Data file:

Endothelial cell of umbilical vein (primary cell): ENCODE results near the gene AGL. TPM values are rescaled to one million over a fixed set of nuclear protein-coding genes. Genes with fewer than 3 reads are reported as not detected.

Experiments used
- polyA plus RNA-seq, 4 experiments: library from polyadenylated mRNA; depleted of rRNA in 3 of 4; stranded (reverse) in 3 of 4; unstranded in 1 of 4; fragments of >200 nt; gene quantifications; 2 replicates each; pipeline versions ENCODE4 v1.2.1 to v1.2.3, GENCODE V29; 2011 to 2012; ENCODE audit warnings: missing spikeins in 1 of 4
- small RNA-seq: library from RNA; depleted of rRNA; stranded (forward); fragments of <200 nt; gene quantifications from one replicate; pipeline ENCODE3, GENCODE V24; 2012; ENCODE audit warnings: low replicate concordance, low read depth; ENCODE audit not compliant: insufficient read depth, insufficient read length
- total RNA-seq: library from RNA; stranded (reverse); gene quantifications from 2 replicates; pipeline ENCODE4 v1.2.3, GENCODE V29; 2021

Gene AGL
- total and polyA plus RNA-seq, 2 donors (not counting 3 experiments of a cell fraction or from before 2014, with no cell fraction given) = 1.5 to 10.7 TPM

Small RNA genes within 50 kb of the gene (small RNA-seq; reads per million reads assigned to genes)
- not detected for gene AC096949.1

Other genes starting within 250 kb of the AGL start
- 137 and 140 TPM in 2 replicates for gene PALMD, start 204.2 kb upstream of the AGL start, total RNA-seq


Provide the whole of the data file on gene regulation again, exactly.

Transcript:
Endothelial cell of umbilical vein (primary cell): ENCODE results near the gene AGL. TPM values are rescaled to one million over a fixed set of nuclear protein-coding genes. Genes with fewer than 3 reads are reported as not detected.

Experiments used
- polyA plus RNA-seq, 4 experiments: library from polyadenylated mRNA; depleted of rRNA in 3 of 4; stranded (reverse) in 3 of 4; unstranded in 1 of 4; fragments of >200 nt; gene quantifications; 2 replicates each; pipeline versions ENCODE4 v1.2.1 to v1.2.3, GENCODE V29; 2011 to 2012; ENCODE audit warnings: missing spikeins in 1 of 4
- small RNA-seq: library from RNA; depleted of rRNA; stranded (forward); fragments of <200 nt; gene quantifications from one replicate; pipeline ENCODE3, GENCODE V24; 2012; ENCODE audit warnings: low replicate concordance, low read depth; ENCODE audit not compliant: insufficient read depth, insufficient read length
- total RNA-seq: library from RNA; stranded (reverse); gene quantifications from 2 replicates; pipeline ENCODE4 v1.2.3, GENCODE V29; 2021

Gene AGL
- total and polyA plus RNA-seq, 2 donors (not counting 3 experiments of a cell fraction or from before 2014, with no cell fraction given) = 1.5 to 10.7 TPM

Small RNA genes within 50 kb of the gene (small RNA-seq; reads per million reads assigned to genes)
- not detected for gene AC096949.1

Other genes starting within 250 kb of the AGL start
- 137 and 140 TPM in 2 replicates for gene PALMD, start 204.2 kb upstream of the AGL start, total RNA-seq